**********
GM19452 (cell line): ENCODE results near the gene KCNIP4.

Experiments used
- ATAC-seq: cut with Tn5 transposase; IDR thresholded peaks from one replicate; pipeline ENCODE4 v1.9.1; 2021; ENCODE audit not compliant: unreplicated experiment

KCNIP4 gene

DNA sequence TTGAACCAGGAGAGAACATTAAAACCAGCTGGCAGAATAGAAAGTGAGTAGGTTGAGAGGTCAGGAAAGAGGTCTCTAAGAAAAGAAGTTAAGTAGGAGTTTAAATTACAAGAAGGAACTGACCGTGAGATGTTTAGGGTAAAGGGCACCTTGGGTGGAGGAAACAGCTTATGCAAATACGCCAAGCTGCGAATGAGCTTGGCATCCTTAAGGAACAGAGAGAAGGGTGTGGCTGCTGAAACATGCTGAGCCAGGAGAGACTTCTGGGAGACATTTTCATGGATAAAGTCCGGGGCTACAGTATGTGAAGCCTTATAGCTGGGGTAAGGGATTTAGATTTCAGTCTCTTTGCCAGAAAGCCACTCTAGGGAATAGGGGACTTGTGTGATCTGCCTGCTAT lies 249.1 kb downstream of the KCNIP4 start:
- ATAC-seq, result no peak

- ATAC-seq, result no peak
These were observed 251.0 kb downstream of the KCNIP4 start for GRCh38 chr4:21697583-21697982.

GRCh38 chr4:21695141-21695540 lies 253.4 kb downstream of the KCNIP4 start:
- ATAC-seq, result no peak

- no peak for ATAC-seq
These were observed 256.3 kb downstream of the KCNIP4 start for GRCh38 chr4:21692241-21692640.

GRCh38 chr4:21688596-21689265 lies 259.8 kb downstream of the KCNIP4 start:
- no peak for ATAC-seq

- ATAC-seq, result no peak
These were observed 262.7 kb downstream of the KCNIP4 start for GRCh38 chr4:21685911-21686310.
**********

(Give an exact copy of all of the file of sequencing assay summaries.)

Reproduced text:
GM19452 (cell line): ENCODE results near the gene KCNIP4.

Experiments used
- ATAC-seq: cut with Tn5 transposase; IDR thresholded peaks from one replicate; pipeline ENCODE4 v1.9.1; 2021; ENCODE audit not compliant: unreplicated experiment

KCNIP4 gene

DNA sequence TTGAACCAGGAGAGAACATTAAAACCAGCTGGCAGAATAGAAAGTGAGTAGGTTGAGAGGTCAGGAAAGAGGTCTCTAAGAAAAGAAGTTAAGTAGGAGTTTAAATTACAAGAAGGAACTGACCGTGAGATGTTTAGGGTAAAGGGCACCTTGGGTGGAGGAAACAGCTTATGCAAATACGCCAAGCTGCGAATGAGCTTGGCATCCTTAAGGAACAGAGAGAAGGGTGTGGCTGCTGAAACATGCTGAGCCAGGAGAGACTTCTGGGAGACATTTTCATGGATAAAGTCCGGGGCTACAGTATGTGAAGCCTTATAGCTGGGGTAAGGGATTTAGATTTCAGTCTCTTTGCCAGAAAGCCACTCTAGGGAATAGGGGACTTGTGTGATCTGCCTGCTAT lies 249.1 kb downstream of the KCNIP4 start:
- ATAC-seq, result no peak

- ATAC-seq, result no peak
These were observed 251.0 kb downstream of the KCNIP4 start for GRCh38 chr4:21697583-21697982.

GRCh38 chr4:21695141-21695540 lies 253.4 kb downstream of the KCNIP4 start:
- ATAC-seq, result no peak

- no peak for ATAC-seq
These were observed 256.3 kb downstream of the KCNIP4 start for GRCh38 chr4:21692241-21692640.

GRCh38 chr4:21688596-21689265 lies 259.8 kb downstream of the KCNIP4 start:
- no peak for ATAC-seq

- ATAC-seq, result no peak
These were observed 262.7 kb downstream of the KCNIP4 start for GRCh38 chr4:21685911-21686310.